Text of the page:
I sat in the back of my best friend’s blue Volvo and I whispered in her ear, describing my real-life nightmare while her mom drove us to her house. We hadn’t seen each other in two weeks, and it felt like an eternity. I couldn’t wait to see her — I needed her.
After going through puberty that spring, I’d gone to visit a family member, and he put his hands on me. Again.
It had been a regular thing, in fact. My first memory was of me potty training and him joining me in the bathroom. I believe I was 2.
I endured the sexual abuse for years, but this time it was different. I’d been able to stuff the ugly truth deep inside of me for so long, it was a habit. But I couldn’t hold it in any longer. So I didn’t.
I’d only uttered the words about my sexual abuse one other time — to my older sister one afternoon when we were left home alone. I felt safe. I felt brave. So I told her. But the moment I starting saying the words out loud, I wanted to take them back. “Don’t tell,” I said. “Don’t ever tell Mom or Dad,” I repeated. We never spoke about it again.
My abuser’s words — “Don’t tell anyone. This is our secret.” — paralyzed me as a little girl. “I do this because you are my favorite, you know.” The fear of “telling” on him outweighed my wanting to free myself from this dirty little secret. I would be in trouble if I disobeyed. But more than that, I wanted it to all go away, and somehow, not talking about it made it feel less real.
Until it snuck up and haunted my dreams, haunted me when I played, haunted me when I saw my parents kissing or a love scene in a movie. My idea of romance and love was so distorted. I felt depressed when I saw two people who were in love show affection toward one another. But as I grew into a woman, I had to talk about it because there was a part of me that was dying; I could feel it pulling at my core. I knew I had to try with all of my might to save that piece of me. And the only way I knew how to do that was to start talking.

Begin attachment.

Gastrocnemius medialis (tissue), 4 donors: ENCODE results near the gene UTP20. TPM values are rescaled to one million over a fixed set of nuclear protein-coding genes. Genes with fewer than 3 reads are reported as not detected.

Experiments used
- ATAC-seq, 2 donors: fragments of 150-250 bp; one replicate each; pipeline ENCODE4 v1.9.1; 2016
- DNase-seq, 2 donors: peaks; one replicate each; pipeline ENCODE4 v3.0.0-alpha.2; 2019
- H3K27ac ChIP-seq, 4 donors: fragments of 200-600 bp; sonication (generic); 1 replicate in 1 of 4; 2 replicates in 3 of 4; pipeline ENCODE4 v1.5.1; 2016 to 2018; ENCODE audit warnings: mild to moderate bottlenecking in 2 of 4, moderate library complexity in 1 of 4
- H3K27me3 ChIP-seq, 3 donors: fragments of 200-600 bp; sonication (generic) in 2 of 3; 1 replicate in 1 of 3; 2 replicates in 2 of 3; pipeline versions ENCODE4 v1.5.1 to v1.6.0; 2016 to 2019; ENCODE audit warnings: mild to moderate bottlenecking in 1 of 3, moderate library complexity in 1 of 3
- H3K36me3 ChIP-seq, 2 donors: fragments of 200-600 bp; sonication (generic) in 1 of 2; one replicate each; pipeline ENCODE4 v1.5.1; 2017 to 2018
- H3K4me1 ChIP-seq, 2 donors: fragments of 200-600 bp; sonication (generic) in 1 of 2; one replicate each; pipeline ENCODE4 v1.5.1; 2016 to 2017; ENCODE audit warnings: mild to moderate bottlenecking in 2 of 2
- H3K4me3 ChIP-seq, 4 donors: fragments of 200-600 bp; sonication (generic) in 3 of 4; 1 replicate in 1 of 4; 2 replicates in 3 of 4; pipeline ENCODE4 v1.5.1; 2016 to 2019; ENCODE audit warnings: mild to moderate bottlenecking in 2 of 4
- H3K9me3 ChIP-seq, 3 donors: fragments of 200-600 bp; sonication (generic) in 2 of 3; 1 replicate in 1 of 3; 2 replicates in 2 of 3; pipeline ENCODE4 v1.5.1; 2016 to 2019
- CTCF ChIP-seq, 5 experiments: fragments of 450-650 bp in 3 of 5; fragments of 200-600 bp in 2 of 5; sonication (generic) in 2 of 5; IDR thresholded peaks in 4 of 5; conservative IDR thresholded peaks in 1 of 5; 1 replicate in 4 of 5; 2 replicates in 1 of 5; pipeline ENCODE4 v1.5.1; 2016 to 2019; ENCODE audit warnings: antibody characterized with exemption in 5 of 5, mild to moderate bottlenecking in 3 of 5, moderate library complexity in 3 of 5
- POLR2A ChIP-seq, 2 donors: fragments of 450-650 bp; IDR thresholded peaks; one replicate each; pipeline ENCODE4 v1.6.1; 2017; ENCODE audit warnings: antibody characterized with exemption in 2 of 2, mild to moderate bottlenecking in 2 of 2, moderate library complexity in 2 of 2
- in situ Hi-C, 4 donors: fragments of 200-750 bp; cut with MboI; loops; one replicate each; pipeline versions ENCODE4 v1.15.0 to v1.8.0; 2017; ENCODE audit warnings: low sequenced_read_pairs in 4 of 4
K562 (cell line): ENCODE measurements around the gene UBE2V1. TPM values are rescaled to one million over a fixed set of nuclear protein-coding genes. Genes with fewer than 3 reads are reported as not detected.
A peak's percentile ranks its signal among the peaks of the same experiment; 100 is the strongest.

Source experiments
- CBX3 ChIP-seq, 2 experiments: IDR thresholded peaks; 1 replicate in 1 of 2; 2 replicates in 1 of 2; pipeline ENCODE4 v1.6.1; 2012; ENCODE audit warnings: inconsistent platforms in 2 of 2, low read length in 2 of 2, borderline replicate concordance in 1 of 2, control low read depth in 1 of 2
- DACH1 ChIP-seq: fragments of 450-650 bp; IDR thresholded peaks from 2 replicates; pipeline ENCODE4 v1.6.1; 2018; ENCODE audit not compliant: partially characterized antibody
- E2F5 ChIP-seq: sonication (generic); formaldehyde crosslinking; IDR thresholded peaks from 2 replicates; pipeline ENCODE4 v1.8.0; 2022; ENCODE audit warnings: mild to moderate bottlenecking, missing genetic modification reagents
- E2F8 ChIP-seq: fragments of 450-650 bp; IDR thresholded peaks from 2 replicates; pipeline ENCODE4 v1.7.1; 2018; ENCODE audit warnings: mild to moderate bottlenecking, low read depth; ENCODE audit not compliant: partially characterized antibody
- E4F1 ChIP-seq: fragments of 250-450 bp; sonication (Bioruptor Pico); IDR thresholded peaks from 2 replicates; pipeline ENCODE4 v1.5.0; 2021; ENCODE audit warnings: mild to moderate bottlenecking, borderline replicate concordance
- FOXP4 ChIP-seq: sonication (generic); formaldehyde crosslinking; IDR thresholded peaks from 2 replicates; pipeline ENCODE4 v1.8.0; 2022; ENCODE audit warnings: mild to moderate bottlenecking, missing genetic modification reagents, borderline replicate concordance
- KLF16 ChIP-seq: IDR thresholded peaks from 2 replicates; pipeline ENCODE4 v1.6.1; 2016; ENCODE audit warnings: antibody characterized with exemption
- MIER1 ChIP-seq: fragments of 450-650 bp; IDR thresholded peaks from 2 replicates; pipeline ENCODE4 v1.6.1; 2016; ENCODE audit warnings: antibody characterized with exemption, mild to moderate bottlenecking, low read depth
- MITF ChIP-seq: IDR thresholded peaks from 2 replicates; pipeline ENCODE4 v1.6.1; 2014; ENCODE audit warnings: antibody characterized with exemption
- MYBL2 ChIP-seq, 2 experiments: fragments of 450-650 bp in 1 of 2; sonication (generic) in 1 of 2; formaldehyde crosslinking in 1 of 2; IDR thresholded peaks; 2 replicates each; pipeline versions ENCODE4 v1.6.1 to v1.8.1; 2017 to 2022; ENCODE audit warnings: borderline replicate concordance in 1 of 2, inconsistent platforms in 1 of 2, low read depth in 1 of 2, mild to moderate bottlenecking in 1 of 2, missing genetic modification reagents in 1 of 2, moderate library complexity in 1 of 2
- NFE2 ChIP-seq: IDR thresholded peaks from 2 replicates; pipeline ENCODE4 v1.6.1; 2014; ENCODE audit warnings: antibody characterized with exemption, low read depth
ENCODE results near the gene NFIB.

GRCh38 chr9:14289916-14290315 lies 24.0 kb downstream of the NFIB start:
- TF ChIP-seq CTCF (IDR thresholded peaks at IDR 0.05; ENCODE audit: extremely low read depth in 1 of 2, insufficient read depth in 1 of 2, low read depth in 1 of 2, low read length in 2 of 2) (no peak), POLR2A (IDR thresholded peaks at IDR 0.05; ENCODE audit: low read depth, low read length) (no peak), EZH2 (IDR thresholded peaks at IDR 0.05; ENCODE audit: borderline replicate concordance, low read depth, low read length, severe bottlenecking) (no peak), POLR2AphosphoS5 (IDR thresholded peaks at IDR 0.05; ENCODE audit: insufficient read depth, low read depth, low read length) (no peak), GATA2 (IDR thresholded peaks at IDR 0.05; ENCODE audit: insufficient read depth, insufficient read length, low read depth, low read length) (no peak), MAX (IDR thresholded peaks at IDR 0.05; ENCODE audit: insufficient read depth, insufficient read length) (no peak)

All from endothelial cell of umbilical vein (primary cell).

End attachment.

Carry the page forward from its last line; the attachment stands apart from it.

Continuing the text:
There were many who would listen to me, sure. But when I say that, I mean many young girls would listen to me because they could relate — it had happened to them, too, and like me, they kept that part of them hidden until they knew it was safe to come out and speak their truth. But our safe places were limited, and we knew it.
There were so many females who’d been affected as children, grown women, or both, who’d had their world twisted and scarred because some man couldn’t keep his fucking hands to himself.
Because he felt her body was his.
Because he was too much of a coward to face his own demons, so he decided to pass them on to a child or a woman and leave them feeling like they couldn’t climb out of the dark chasm that he’d created.
Because he thought it wasn’t that big of a deal and his actions and words were harmless.
Because he was a disgusting asshole who does shit like this for pleasure.
So when women hear “Not all men,” we want to give you the middle finger with both hands. We don’t care who is saying it. Because in those three words, you are so missing everything we are finally standing up for.
You should be more concerned why so many young girls and women have been harmed. And you should be getting angry about that truth — not because you feel we are giving all men a bad name.